Learning to honor the badge: A longtime community organizer diagnoses three great challenges in American policing, and praises NYC’s proud example





Sunday, November 29, 2015, 5:00 



Bratton and Giuliani policed New York City with professionalism









In 1977, I was starting out as a community organizer on the west and northwest sides of Chicago, including in my old home parish, Our Lady of the Angels. Anyone of a certain age from there knows that the OLA school caught fire in 1958 and burned, killing 92 students and three nuns. The shock of that day triggered a national campaign to improve fire safety in schools.

Just 20 years later, the school and community were caught in another crisis that would kill far more young people, over time, than that horrendous fire: an explosion of drug-selling and drug use. In fact, right outside the rebuilt school, drug dealers set up shop every afternoon and evening.

The principal, Marion Murphy, pulled out her video camera and secretly filmed the drug market several days in a row. She also kept a log of all of her calls to the police, who either didn’t respond or responded so belatedly that the drug dealers had already wrapped up their day’s work.


It didn’t take a genius to figure out that the police were somehow involved and that calling them in and telling them that we had video of the drug-dealing was not the wisest course. So we asked the local CBS affiliate at the time, anchored by Bill Kurtis, to set up a camera crew on the third floor of the school and take their own footage.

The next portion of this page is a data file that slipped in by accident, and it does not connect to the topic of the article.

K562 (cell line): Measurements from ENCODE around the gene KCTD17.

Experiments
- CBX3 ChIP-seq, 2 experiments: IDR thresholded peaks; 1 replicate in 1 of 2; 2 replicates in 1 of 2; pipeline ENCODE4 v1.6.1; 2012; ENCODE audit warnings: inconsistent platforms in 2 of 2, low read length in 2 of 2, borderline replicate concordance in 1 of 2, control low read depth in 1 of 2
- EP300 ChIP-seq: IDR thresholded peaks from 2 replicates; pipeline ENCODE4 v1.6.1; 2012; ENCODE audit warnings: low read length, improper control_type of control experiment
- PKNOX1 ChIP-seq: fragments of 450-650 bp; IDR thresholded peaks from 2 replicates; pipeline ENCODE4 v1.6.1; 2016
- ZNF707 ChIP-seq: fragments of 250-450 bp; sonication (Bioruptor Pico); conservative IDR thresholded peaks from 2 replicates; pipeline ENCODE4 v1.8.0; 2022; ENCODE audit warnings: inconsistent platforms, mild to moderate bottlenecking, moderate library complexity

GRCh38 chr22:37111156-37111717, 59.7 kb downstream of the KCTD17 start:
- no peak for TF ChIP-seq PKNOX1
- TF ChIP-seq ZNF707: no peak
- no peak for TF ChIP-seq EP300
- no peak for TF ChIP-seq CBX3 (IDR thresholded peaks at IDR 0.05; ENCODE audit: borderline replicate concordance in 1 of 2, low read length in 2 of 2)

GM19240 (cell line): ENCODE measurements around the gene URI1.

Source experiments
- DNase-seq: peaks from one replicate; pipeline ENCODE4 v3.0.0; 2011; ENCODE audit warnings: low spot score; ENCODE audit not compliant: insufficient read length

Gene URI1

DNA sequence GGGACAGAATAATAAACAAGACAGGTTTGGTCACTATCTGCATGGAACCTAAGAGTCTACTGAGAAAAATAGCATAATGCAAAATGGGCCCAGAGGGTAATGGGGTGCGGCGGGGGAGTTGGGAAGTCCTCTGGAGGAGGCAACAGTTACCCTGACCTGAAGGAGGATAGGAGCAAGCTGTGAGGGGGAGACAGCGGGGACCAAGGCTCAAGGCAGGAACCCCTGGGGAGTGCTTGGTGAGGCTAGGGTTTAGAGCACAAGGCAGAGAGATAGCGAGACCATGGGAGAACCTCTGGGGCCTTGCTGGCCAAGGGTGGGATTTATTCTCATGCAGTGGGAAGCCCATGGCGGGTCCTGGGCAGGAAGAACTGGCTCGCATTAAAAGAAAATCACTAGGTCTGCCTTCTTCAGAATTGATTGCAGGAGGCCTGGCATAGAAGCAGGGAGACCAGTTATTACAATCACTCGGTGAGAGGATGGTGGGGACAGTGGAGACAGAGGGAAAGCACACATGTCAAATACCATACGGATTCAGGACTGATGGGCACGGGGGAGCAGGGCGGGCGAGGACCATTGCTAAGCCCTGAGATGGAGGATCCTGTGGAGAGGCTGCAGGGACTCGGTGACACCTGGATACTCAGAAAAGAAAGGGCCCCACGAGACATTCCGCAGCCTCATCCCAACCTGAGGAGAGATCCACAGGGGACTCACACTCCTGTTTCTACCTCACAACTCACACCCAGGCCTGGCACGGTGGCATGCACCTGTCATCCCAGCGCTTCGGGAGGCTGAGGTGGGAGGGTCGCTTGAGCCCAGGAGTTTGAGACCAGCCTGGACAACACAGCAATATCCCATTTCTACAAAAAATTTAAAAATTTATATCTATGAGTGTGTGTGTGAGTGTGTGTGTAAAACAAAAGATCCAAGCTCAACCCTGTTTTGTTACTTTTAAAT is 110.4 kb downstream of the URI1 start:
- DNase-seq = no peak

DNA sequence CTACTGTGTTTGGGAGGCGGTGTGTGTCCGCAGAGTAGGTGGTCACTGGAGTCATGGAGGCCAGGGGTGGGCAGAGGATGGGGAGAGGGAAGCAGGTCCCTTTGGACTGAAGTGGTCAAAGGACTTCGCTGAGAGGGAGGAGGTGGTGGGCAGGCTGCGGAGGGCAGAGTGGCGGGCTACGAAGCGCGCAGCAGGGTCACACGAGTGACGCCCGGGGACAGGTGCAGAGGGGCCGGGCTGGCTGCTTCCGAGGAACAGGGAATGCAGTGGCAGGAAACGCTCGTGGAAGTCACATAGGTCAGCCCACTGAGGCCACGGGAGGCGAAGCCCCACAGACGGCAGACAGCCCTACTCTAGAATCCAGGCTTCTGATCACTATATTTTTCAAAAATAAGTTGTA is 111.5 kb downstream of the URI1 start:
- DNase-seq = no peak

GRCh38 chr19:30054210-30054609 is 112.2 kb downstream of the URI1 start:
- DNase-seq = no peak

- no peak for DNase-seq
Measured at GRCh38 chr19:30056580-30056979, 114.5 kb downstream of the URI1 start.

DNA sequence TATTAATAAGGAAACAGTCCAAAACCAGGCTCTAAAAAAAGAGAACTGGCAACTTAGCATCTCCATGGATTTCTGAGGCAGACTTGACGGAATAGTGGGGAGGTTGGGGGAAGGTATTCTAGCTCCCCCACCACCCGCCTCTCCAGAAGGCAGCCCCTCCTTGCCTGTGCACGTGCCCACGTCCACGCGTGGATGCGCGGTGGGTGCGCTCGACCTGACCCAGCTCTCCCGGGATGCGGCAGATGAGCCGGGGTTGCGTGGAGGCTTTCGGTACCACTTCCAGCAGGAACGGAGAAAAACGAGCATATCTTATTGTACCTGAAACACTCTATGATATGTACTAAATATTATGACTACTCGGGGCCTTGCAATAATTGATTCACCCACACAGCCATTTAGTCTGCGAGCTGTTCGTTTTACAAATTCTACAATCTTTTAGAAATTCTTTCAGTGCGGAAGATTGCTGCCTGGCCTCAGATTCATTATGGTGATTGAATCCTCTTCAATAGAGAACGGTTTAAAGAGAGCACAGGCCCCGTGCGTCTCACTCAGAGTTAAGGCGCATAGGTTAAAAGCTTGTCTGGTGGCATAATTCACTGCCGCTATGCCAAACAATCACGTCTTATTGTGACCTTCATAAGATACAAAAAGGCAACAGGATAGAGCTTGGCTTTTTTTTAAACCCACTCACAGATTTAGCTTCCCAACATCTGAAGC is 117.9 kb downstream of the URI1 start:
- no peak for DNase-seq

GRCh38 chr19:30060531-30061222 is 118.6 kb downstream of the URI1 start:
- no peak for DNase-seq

It was bitter winter. For the first two days, snow and wind kept the drug sellers and buyers away. On the third day, the weather calmed and the drug operation resumed, unaware of the camera on the third floor and sound booms hidden in the building’s crevices. The report aired soon after — leading to a belated crackdown on the drug ring.

The police suspected something was up. One afternoon, as I left the rectory, a cop car followed me as I drove very slowly over icy streets. About two blocks away, it pulled me over. A young blonde cop came out and confronted me: “You are going way too fast.” I was driving no more than 15 mph.

“And, if you keep going fast,” he added, “you’re going to get hurt.”

The second warning was delivered by two of my close childhood friends, both cops in the district. They met me in a bar for a drink that same night and told me everyone knew what our group was up to and that, if we had any sense, we would stop. The entire precinct was involved, they said, including the commander, William Hanhardt.

Their education to me went like this: “On a night shift, let’s say 10 cars that leave the station. One or two really patrol. The others drive into warehouses or factory parking lots and shut down for the night. We get paid cash by the business owners to provide security. Then we head back to the precinct at the end of our shift. So, you see, nothing you do will matter. It’s never going to get better. You might need us some night. And we won’t be there.”